A man who survived the massacre at Deans Ave says he saw a man resembling the murder accused outside the mosque a week before the shooting.
"I saw him before one week walking on the footpath outside [the] Deans [Ave] mosque," Nasim Khan told the Herald.
"He was dressed like a construction worker. He looked at me.
"We just ignored that."
Khan's sister, Nasreen Khanam, also saw a man resembling the alleged gunman outside the mosque on Linwood Ave about a week ago. The man looked at her, but she forced herself to get out of her car and go into the nearby McDonald's to retrieve her daughter, who was working there.
"He looked at me ... and I felt really uncomfortable inside so quickly I went into my car. [But if] mommy feels unsafe, how my daughter will feel?" Khanam said.
"So I got my daughter and then got out of there."
The accused has not entered a plea on one charge of murder. He has been remanded in custody and is expected to face further charges.
Khan, who moved to New Zealand from Bangladesh in 1995, was in the mosque on Deans Ave when the shooting started on Friday, but was luckily sitting in a corner room by an exit.
He left the mosque not because he thought someone was firing a gun, but because he thought there was an electrical short circuit.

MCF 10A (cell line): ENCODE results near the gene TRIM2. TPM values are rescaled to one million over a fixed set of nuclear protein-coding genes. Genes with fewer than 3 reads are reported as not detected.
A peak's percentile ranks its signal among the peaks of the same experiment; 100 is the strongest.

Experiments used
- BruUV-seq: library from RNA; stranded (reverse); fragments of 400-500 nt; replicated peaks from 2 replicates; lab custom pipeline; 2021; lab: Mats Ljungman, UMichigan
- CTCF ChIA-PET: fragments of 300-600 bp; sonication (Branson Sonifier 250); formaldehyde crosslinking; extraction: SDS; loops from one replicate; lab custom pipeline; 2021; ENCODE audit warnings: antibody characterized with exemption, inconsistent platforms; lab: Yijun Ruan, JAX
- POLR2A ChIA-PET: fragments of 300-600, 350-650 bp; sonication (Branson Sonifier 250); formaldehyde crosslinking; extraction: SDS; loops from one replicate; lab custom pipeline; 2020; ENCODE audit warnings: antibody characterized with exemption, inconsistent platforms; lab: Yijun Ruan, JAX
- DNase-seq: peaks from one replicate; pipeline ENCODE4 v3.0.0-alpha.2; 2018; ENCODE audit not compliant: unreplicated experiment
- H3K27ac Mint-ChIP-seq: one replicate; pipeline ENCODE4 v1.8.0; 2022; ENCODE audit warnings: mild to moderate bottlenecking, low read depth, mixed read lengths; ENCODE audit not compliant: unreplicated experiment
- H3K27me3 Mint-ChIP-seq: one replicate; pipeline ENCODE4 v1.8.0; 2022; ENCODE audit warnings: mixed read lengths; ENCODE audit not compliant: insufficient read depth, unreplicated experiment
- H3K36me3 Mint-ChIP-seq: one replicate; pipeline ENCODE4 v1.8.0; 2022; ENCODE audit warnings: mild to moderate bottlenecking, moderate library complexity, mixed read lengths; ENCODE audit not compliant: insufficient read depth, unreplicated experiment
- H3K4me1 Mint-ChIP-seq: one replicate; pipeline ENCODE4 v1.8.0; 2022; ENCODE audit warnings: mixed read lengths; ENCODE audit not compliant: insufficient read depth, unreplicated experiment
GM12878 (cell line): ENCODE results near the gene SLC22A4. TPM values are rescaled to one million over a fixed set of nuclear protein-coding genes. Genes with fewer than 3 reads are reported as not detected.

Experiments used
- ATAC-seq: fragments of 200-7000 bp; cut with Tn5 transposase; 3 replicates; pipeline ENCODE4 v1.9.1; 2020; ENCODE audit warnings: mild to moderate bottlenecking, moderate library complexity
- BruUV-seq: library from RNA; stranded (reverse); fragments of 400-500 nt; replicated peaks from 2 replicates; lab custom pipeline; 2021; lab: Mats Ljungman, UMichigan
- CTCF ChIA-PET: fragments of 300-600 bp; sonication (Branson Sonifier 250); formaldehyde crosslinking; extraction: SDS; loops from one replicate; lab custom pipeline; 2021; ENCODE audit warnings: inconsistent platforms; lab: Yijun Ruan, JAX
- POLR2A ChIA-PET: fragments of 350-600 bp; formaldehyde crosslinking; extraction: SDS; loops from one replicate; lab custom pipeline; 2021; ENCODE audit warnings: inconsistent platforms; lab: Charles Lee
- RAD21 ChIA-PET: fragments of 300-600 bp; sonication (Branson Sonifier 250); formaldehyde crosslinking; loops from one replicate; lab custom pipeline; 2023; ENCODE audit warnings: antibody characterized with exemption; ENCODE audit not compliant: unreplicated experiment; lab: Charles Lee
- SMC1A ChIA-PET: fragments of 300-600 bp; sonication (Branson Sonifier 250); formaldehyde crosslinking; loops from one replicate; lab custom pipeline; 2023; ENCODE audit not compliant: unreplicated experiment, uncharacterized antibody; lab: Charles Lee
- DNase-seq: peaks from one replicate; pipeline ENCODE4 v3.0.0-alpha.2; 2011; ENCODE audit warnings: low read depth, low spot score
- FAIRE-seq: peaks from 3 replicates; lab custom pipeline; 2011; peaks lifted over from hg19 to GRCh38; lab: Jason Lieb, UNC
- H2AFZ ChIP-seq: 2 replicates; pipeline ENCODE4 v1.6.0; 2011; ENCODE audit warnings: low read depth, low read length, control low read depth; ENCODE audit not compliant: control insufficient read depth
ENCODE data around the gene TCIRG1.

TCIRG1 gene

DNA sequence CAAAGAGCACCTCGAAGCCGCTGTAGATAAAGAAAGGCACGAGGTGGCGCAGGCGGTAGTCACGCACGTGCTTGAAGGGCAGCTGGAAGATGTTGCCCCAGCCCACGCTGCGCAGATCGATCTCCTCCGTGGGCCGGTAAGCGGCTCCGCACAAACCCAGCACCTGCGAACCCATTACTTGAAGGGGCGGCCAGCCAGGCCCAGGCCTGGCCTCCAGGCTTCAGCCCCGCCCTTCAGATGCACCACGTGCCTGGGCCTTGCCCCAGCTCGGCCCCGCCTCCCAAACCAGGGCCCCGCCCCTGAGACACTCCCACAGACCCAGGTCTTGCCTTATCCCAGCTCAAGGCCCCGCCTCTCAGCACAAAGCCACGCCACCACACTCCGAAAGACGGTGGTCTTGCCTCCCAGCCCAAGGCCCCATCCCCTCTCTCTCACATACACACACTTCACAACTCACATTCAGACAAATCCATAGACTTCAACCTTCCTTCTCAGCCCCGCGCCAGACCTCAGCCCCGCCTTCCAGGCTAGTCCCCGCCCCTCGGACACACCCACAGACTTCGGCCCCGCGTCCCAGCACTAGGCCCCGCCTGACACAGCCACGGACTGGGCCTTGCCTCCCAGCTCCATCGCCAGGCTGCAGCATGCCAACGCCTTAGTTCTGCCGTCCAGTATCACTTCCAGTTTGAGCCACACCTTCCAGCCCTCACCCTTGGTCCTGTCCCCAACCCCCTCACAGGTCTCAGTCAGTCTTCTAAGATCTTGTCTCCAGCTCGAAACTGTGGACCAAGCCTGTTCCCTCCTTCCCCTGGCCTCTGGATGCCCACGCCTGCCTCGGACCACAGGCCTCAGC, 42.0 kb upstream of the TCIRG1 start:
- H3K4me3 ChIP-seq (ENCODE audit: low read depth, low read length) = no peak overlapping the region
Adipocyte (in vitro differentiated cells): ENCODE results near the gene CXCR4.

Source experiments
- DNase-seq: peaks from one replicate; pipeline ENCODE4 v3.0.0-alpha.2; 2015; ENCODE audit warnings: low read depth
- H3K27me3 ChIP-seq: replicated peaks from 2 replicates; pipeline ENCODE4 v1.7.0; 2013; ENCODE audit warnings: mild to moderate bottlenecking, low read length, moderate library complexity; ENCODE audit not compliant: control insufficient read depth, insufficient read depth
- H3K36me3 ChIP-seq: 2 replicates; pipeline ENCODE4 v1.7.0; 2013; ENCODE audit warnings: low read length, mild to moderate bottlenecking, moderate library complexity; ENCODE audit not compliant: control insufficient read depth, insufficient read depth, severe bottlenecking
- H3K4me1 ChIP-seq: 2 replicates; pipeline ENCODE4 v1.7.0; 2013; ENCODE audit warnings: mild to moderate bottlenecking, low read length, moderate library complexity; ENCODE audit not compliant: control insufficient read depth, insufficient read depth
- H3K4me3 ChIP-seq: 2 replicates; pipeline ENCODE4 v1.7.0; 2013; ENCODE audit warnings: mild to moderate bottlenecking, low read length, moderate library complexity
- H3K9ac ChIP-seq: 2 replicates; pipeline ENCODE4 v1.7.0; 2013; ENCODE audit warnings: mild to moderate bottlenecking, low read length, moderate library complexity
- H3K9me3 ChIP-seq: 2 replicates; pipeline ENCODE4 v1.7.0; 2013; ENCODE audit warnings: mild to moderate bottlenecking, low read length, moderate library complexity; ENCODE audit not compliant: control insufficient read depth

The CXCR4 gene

"I thought maybe it was a short circuit, because the bullets went tak-tak-tak-tak-tak-tak. When I feel like short-circuit, I feel like I need to move from there."
When he realised the horrific reality of what was happening, he hid in the car park. When he finally went back inside, he was confronted with a scene that has since given him nightmares.
"People screaming, a lot of people still alive, and they're under dead bodies.
"I moved the dead bodies from the live people, tried to give water ... people asking for water, water, water."
He then found his friend Farid Ahmed, who was in a wheelchair.
"His face was pale. I told him, 'No problem. I'm not leaving you. I'm not moving from here. I will die with you. Don't panic.'"
He said he waited with Ahmed until police arrived and helped them out of the mosque.
Even though Khan knew most the people who lost their lives in the terrorist attack, he believed it was the nature of the Muslim faith to forgive the gunman.
"Forgive him. This is the message from all of us.
"He attacked not the Muslim place. He attacked humanity."
Farid Ahmed has also forgiven the gunman.
Khan has struggled to sleep since Friday, saying he keeps hearing the screaming.
But he is not afraid to return to the mosque.
"No problem. If I will die, I will die. One day, we all will die."
A spokesperson for police said: "We encourage anyone with information which may be relevant to the horrific events of Friday to contact police. It is very important that we have all available information to assist the investigation team. If you are not sure if your information is relevant then please tell police anyway and let us make that assessment."